Neural networks don't match the performance of the Viterbi algorithm for Word Sense Disambiguation
For two previous clients, Metafused and True 212, I have created Word Sense Disambiguation systems. I've used a Bayesian Viterbi algorithm, and in each case, achieved an accuracy of 70%, which according to the Scholarpedia article I've just linked, is good. However, I've always wondered if I could do better. Since neural networks (or "deep learning") are fashionable in AI research at the moment, I though that while I was between projects, I'd have a go at seeing what they could do. After all, they are currently popular for machine translation, which is an analogous problem.
I tried two different neural architectures - LSTM and Convolutional networks using Keras. In each case, I trained two LSI models on the Semcor corpus, one representing words, the other WordNet senses. The neural network was trained to map from one embedding to the other, and the WordNet embedding searched for the word sense closest to each vector produced by the neural network. And the results were...
Absolute gibberish. The output bore no resemblance to the input whatsoever.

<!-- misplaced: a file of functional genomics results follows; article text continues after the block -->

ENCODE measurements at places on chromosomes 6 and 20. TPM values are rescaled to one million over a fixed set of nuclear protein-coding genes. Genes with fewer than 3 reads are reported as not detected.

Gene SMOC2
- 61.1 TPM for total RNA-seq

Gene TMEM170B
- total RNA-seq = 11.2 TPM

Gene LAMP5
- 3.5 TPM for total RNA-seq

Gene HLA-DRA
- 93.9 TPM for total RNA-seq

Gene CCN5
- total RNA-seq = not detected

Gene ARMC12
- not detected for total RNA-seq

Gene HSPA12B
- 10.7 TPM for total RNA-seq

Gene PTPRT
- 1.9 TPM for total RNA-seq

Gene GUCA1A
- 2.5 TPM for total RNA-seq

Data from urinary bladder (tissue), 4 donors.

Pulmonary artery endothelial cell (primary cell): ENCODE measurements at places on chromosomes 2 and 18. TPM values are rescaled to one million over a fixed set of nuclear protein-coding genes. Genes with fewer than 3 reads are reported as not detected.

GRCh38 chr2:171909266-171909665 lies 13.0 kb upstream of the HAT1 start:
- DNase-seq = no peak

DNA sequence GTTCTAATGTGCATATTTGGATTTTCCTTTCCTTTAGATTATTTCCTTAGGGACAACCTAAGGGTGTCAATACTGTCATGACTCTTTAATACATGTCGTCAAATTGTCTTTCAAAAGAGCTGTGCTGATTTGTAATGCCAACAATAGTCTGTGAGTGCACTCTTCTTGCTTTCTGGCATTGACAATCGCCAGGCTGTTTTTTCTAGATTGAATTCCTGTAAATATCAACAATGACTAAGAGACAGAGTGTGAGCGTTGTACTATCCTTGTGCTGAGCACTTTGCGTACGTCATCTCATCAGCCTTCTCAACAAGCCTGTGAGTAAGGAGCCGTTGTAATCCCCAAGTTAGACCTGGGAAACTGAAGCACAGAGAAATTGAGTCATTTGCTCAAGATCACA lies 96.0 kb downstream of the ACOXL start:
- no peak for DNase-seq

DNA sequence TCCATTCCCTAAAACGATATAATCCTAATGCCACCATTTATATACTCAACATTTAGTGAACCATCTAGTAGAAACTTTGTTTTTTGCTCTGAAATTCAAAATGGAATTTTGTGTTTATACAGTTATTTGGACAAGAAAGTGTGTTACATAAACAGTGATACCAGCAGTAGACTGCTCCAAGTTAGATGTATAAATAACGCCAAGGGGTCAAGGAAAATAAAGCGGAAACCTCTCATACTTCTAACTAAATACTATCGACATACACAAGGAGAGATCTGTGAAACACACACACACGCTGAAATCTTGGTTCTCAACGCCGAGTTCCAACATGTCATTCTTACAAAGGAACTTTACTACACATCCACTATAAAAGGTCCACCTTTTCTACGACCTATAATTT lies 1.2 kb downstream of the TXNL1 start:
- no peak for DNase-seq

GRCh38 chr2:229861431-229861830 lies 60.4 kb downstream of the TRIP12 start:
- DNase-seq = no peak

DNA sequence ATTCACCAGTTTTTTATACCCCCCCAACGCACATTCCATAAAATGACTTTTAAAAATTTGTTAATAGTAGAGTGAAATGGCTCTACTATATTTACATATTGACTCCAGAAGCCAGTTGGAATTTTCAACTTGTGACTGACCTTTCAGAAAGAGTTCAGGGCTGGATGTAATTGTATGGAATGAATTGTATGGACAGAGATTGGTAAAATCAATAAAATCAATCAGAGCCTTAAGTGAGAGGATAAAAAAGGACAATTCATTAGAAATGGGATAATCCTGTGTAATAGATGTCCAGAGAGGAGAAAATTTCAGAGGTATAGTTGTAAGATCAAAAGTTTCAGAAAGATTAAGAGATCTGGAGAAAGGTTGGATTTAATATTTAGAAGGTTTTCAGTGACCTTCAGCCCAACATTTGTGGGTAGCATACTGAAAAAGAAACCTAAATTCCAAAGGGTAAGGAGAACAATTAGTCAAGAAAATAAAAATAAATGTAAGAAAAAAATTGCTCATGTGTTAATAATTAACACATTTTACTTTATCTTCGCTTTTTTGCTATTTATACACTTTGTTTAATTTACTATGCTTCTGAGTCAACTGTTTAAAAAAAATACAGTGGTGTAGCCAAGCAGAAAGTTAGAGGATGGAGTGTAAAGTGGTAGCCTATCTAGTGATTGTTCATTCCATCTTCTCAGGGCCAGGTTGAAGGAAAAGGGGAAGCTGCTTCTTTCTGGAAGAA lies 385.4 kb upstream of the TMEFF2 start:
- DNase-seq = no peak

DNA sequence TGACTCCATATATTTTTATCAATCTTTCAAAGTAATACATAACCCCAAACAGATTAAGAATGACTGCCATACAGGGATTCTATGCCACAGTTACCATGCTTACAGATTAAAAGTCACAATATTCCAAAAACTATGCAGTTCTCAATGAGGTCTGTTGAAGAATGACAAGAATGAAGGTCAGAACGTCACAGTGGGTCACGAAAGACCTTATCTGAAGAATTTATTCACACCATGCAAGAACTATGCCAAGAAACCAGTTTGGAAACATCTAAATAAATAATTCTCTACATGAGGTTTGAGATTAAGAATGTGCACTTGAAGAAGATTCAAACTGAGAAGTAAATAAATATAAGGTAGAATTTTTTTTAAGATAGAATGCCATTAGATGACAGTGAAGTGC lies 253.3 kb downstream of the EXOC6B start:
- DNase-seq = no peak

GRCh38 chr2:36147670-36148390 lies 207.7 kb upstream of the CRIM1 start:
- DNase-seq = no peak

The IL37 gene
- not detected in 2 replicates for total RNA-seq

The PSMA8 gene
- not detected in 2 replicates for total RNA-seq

Why was that? Well, with the Viterbi algorithm, I only had to search for word senses that were relevant to the input word. The neural network had to search the entire space of WordNet senses, and this was a pretty dense embedding. That meant that the slightest error in the mapping would lead to the wrong sense being identified.
Secondly, I think that the limit of 70% accuracy in Word Sense Disambiguation comes from the training data. There's only really Semcor available, and while it's a good corpus, I believe that a much bigger corpus of WordNet tagged sentences would be necessary to make a significant improvement in Word Sense Disambiguation performance. Modern machine translation systems use huge corpora harvested from the web, and even then they are often ropy and fragile.
The ScholarPedia article linked above suggests that using some global information about a document may improve the performance. At a later date I may experiment with integrating this into the Viterbi algorithm.